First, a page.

Cooperators Pay More Attention to the Outcome of Mutual Cooperation in the One-Shot Prisoner’s Dilemma Game: Empirical Evidence From an Eye-Tracking Study
Based on the dual-process theory, we hypothesized that cooperators in the one-shot prisoner’s dilemma game would exhibit intuitive decision-making. We also hypothesized that an experimental manipulation that may prevent intuitive cooperation (in this study, inverting the payoff matrix) would result in more protracted decision-making and thus lower cooperation rates. To examine these hypotheses, we designed an experiment using an eye-tracking device. In one condition, the outcome of mutual cooperation in the one-shot prisoner’s dilemma game was presented in the upper left-hand corner explaining the result of mutual cooperation first, as in many previous studies (control condition). To suppress the function of intuitive cooperation, we also set the inverted payoff matrix condition in which the positions of the outcomes of mutual cooperation and mutual non-cooperation in the payoff matrix were inverted, explaining the result of mutual non-cooperation first. Although our results did not show the expected differences between the two conditions, it was suggested that cooperators’ decision-making time was shorter in the control condition and that cooperators consistently paid more attention to the outcome of mutual cooperation regardless of the conditions. These results are discussed in relation to the intuitive cooperation model and the social exchange heuristic.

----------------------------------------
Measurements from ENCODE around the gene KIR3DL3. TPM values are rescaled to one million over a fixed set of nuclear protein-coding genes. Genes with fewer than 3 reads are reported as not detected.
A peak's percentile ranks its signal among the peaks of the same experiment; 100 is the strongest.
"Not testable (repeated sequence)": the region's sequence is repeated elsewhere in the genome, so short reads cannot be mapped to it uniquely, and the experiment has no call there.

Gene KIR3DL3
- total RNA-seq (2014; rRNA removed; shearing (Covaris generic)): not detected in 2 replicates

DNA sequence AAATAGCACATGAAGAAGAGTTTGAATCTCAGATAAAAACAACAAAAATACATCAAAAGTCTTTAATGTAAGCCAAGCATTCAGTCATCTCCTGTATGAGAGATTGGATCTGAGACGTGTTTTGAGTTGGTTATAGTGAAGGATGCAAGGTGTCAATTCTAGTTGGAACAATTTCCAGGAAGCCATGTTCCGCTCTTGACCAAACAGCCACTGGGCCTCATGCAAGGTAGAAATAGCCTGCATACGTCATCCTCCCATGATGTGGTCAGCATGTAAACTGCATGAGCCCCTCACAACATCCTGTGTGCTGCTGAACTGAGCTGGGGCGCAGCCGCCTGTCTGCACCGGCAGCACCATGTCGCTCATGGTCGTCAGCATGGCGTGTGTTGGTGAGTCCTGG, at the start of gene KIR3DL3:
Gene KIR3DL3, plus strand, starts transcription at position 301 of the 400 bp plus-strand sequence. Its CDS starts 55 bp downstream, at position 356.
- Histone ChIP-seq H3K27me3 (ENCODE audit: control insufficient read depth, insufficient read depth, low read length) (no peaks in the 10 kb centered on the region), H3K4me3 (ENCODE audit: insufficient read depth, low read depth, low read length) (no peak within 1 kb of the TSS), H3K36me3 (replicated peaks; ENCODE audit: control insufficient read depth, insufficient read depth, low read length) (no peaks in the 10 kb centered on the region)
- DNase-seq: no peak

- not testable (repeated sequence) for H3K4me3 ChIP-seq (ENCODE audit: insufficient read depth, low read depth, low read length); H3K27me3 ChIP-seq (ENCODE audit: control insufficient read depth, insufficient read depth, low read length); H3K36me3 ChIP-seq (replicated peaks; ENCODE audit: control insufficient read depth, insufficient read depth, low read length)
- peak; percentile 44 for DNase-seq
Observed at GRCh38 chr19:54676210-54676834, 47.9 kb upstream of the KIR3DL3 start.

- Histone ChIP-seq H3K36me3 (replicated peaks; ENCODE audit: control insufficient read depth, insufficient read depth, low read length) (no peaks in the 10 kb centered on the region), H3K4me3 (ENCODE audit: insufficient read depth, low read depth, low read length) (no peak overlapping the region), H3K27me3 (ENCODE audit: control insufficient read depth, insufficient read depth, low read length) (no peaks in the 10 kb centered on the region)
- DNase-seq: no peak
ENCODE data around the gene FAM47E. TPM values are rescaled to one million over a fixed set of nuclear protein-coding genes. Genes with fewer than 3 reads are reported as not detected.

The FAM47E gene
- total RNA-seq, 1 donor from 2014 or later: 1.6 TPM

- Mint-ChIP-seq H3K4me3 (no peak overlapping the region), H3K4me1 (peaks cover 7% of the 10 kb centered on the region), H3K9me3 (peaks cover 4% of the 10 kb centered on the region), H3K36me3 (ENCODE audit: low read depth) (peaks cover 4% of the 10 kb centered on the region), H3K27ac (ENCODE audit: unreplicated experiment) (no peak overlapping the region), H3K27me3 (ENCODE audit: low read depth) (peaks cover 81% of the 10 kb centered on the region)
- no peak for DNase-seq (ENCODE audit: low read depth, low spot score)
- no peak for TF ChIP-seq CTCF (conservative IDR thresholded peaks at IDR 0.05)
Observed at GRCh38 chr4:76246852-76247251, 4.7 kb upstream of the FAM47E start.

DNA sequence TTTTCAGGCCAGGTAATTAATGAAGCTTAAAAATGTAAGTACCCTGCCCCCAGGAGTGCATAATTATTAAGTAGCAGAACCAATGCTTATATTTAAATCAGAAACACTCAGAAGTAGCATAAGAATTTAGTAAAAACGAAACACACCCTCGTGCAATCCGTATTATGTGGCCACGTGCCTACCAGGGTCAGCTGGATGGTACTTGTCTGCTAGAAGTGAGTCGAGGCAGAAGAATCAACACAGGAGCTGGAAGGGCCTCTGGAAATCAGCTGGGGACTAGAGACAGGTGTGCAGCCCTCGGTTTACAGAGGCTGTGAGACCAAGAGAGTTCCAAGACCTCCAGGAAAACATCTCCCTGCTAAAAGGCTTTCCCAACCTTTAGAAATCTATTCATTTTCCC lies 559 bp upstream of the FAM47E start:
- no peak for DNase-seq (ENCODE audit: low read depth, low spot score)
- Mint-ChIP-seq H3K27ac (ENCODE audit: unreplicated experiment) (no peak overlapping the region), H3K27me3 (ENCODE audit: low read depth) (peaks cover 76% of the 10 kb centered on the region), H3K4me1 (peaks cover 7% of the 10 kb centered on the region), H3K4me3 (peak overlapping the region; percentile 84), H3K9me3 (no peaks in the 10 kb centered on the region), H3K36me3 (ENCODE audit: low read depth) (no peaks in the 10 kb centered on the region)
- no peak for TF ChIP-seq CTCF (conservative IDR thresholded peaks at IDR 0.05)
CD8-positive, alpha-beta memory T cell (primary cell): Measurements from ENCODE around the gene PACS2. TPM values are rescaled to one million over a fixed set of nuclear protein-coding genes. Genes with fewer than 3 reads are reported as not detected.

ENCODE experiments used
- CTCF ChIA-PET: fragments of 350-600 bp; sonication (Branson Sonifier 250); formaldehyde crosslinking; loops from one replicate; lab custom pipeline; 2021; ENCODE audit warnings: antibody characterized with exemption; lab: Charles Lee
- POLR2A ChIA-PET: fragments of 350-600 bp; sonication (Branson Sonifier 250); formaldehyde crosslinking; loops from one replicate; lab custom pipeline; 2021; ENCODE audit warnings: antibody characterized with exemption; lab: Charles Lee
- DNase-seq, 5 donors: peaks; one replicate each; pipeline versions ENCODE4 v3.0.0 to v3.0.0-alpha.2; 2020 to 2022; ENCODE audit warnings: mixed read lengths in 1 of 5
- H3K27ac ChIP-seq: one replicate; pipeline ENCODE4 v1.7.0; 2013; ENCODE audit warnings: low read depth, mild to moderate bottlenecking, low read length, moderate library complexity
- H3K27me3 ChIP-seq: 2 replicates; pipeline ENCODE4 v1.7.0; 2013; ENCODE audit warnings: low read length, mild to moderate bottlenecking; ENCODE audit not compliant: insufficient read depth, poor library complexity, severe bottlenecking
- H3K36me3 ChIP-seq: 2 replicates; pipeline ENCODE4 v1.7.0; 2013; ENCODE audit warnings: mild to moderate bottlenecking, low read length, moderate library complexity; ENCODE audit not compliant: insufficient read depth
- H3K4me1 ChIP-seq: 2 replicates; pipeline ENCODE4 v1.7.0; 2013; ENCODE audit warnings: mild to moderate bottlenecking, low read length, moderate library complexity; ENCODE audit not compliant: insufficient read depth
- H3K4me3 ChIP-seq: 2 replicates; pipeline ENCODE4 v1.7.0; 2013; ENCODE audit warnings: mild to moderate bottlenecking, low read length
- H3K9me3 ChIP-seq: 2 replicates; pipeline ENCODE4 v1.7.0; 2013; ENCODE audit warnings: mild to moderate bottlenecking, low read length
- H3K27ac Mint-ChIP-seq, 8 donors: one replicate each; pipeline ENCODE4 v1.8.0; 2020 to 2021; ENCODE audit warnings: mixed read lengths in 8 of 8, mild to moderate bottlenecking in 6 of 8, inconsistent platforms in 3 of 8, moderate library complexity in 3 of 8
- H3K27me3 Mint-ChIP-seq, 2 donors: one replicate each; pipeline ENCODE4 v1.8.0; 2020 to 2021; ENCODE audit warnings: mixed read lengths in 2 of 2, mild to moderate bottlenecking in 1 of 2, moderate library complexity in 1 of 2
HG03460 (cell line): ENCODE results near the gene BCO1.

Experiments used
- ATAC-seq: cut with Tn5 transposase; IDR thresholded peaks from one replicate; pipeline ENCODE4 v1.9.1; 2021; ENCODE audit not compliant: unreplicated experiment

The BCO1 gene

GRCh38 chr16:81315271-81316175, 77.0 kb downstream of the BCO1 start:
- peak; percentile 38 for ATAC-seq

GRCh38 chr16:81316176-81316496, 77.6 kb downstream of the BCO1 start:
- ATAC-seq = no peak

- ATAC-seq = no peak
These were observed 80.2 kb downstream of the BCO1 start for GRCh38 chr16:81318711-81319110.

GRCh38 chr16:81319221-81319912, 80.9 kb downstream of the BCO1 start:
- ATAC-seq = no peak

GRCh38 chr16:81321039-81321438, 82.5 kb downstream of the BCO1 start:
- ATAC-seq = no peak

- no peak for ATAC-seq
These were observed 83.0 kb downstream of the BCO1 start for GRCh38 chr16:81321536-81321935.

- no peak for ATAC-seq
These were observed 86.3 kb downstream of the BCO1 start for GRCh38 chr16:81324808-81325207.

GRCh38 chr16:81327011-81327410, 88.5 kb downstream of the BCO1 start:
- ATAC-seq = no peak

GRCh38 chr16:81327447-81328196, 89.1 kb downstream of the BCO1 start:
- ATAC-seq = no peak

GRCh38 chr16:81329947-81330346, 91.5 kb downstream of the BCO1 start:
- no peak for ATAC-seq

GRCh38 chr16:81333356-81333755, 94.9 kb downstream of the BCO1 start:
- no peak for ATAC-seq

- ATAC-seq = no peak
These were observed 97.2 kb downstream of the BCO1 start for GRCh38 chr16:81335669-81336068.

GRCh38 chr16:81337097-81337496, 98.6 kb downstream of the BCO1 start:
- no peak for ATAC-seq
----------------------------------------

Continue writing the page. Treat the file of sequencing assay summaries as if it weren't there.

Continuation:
Copyright (c) 2023 Kaede Maeda, Hirofumi Hashimoto, Shigehito Tanida
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